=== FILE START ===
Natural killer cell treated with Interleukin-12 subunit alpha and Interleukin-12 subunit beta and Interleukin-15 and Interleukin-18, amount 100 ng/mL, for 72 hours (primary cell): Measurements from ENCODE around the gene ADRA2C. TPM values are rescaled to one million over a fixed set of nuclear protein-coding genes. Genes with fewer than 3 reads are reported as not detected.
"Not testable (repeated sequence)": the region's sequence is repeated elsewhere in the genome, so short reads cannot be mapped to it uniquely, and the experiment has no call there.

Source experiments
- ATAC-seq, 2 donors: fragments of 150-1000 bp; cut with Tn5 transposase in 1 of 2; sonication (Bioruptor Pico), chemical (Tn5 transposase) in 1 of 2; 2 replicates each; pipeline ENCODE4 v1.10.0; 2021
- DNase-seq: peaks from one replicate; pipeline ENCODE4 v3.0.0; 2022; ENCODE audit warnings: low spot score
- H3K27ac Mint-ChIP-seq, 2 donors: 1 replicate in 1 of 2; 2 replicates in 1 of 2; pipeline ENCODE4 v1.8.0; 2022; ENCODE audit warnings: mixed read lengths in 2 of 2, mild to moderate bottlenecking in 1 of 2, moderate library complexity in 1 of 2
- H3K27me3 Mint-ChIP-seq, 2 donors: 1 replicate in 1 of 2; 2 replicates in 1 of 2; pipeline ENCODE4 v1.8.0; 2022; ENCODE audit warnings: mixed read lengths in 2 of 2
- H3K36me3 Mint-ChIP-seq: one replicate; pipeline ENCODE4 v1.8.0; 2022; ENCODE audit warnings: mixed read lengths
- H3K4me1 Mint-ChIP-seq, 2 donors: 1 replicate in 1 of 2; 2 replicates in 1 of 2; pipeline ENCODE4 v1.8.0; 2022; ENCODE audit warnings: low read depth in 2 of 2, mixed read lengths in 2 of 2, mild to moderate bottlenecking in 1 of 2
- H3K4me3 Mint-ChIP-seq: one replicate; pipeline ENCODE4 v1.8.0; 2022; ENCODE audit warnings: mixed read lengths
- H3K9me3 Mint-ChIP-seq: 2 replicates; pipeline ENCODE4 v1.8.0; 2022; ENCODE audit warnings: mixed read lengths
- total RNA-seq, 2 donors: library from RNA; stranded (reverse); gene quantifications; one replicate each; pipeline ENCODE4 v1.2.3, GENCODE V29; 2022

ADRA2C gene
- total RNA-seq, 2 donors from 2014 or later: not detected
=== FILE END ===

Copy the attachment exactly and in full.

Natural killer cell treated with Interleukin-12 subunit alpha and Interleukin-12 subunit beta and Interleukin-15 and Interleukin-18, amount 100 ng/mL, for 72 hours (primary cell): Measurements from ENCODE around the gene ADRA2C. TPM values are rescaled to one million over a fixed set of nuclear protein-coding genes. Genes with fewer than 3 reads are reported as not detected.
"Not testable (repeated sequence)": the region's sequence is repeated elsewhere in the genome, so short reads cannot be mapped to it uniquely, and the experiment has no call there.

Source experiments
- ATAC-seq, 2 donors: fragments of 150-1000 bp; cut with Tn5 transposase in 1 of 2; sonication (Bioruptor Pico), chemical (Tn5 transposase) in 1 of 2; 2 replicates each; pipeline ENCODE4 v1.10.0; 2021
- DNase-seq: peaks from one replicate; pipeline ENCODE4 v3.0.0; 2022; ENCODE audit warnings: low spot score
- H3K27ac Mint-ChIP-seq, 2 donors: 1 replicate in 1 of 2; 2 replicates in 1 of 2; pipeline ENCODE4 v1.8.0; 2022; ENCODE audit warnings: mixed read lengths in 2 of 2, mild to moderate bottlenecking in 1 of 2, moderate library complexity in 1 of 2
- H3K27me3 Mint-ChIP-seq, 2 donors: 1 replicate in 1 of 2; 2 replicates in 1 of 2; pipeline ENCODE4 v1.8.0; 2022; ENCODE audit warnings: mixed read lengths in 2 of 2
- H3K36me3 Mint-ChIP-seq: one replicate; pipeline ENCODE4 v1.8.0; 2022; ENCODE audit warnings: mixed read lengths
- H3K4me1 Mint-ChIP-seq, 2 donors: 1 replicate in 1 of 2; 2 replicates in 1 of 2; pipeline ENCODE4 v1.8.0; 2022; ENCODE audit warnings: low read depth in 2 of 2, mixed read lengths in 2 of 2, mild to moderate bottlenecking in 1 of 2
- H3K4me3 Mint-ChIP-seq: one replicate; pipeline ENCODE4 v1.8.0; 2022; ENCODE audit warnings: mixed read lengths
- H3K9me3 Mint-ChIP-seq: 2 replicates; pipeline ENCODE4 v1.8.0; 2022; ENCODE audit warnings: mixed read lengths
- total RNA-seq, 2 donors: library from RNA; stranded (reverse); gene quantifications; one replicate each; pipeline ENCODE4 v1.2.3, GENCODE V29; 2022

ADRA2C gene
- total RNA-seq, 2 donors from 2014 or later: not detected